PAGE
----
As the British Parliament voted against military intervention in Syria on Thursday, anti-war protesters mobilised across the globe.
Outside the White House concerned Americans called on the US to stay out of Syria:
“Syrians are crossing borders in record numbers. Why? Because they fear Americans’ bombs in Damascus,” said Brian Becker from the Answer coalition.
In New York City those opposed to war chanted “We need jobs. We need peace. US out of the Middle East.”
Greek Communists took to the streets of Athens to demonstrate outside the US Embassy.
At the Incirlik air base in Turkey, a key strategic site for US attack planes, Turks called on their government not to wage war against Syria:
“We should not allow Turkey to attack Syria just to protect US interests. It is not right for thousands of civilians to be killed in Syria just like in Iraq,” said one protester.
Turkey will be a key player in any military strikes against Assad as Incirlik is less than an hour’s flying time from the Syrian border.
More anti-war demonstrations are expected to take place across the globe over the weekend.
Who supports and opposes military intervention in Syria?
In the region
Turkey – It has been one of the most vocal critics of Syrian President Bashar al-Assad since early on in the uprising.
Israel – Israeli forces have carried out three strikes on targets in Syria this year, reportedly to prevent weapons shipments reaching the Lebanese Hezbollah.
Saudi Arabia – Apparently Saudi Arabia has been one of the main suppliers of funds to the Syrian rebels.
Iraq – Although not as critical of Syria as some Arab countries, Iraq is against an intervention. Any Western military move could lead to an increase in sectarian violence in Iraq.
Iran – Officials from Iran, Syria’s chief ally, said publicly that US-led strikes on Syria would provoke retaliation on Israel.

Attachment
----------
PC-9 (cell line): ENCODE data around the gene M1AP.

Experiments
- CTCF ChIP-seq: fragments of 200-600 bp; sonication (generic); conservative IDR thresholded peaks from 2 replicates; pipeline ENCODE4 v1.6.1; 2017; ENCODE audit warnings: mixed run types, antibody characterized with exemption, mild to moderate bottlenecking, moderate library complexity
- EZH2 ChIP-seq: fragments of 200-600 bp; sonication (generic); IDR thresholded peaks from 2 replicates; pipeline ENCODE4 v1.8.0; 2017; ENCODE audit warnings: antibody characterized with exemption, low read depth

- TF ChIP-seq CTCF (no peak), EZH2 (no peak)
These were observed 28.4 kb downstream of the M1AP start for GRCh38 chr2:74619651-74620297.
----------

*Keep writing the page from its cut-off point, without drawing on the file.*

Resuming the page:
Egypt – Egypt’s foreign minister says his country strongly opposes military action against Syria and would not support possible punitive strikes.
Around the world
USA – President Obama is prepared to move ahead with a limited military strike on Syria despite a rejection of action by its usual ally Britain and mounting concern from Congress.
United Kingdom – Parliament voted no to a proposal from Prime Minister David Cameron and his coalition government that would have authorised military action in Syria.
Russia – As one of Syrian leader Bashar al-Assad’s biggest allies Russia is strongly opposed to any military intervention. Russia vetoed a UN resolution authorising “necessary measures” to intervene in Syria.
Germany – Is against any military action saying its international operations are already at “breaking point” and that a strike could create a “spiral of escalating violence”.
China – Is strongly against a strike and also vetoed a UN resolution authorising “necessary measures” to intervene in Syria. It says countries must wait until results of the probe are complete, it is calling for a “political resolution”.
Yet to decide
France – President Francois Hollande has urged a political solution but also said France stood ready to punish those behind the apparent gas attack.